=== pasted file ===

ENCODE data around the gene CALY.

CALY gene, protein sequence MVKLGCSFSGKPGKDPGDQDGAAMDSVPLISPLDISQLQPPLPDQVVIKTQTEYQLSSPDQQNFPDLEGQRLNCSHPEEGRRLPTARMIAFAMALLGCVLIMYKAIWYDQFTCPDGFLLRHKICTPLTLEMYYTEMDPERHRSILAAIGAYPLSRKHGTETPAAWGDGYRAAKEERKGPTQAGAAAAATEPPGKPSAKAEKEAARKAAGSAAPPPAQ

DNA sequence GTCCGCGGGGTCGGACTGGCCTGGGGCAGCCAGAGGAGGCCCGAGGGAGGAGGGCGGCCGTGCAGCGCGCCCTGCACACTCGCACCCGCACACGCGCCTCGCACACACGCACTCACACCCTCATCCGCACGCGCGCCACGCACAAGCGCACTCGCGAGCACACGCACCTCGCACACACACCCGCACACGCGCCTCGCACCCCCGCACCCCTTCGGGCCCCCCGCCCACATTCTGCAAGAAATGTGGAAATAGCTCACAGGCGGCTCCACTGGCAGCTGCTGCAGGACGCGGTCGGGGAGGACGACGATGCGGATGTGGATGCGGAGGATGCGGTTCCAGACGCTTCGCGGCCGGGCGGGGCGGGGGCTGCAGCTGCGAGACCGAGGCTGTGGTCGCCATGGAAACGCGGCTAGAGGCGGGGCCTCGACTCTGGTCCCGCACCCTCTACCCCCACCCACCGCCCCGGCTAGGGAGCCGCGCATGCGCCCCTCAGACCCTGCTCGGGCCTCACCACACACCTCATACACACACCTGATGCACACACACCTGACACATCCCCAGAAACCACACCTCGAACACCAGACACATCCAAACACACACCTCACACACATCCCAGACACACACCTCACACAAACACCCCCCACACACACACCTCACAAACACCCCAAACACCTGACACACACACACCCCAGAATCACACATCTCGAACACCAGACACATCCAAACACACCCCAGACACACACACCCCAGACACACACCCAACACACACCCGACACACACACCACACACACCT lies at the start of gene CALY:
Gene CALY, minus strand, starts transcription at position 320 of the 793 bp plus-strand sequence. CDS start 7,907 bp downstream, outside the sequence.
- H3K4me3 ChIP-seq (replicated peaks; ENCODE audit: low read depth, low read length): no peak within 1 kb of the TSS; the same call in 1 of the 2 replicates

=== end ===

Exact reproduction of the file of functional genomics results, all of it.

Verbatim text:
ENCODE data around the gene CALY.

CALY gene, protein sequence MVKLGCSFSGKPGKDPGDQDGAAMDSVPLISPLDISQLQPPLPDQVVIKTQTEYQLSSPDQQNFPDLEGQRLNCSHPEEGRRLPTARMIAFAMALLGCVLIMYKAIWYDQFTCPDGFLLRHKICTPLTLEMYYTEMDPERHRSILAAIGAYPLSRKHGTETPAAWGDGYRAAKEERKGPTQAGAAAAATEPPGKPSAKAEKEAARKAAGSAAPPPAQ

DNA sequence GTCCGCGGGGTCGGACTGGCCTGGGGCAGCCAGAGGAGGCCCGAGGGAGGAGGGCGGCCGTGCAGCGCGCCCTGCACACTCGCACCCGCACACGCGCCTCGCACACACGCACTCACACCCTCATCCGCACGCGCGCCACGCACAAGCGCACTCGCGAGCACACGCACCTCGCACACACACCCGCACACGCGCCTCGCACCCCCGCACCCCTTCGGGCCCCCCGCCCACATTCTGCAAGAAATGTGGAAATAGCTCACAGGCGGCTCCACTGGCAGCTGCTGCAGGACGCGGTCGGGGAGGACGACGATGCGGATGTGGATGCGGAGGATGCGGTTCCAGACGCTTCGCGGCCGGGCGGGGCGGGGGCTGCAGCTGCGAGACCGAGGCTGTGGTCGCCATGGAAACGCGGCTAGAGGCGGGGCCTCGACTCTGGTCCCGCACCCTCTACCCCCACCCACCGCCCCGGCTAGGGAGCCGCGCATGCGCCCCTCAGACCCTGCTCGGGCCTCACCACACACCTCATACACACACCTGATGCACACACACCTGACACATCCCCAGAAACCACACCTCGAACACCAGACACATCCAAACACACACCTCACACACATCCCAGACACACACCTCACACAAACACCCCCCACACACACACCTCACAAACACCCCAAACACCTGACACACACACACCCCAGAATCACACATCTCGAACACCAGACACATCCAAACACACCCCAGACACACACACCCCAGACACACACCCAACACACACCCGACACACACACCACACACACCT lies at the start of gene CALY:
Gene CALY, minus strand, starts transcription at position 320 of the 793 bp plus-strand sequence. CDS start 7,907 bp downstream, outside the sequence.
- H3K4me3 ChIP-seq (replicated peaks; ENCODE audit: low read depth, low read length): no peak within 1 kb of the TSS; the same call in 1 of the 2 replicates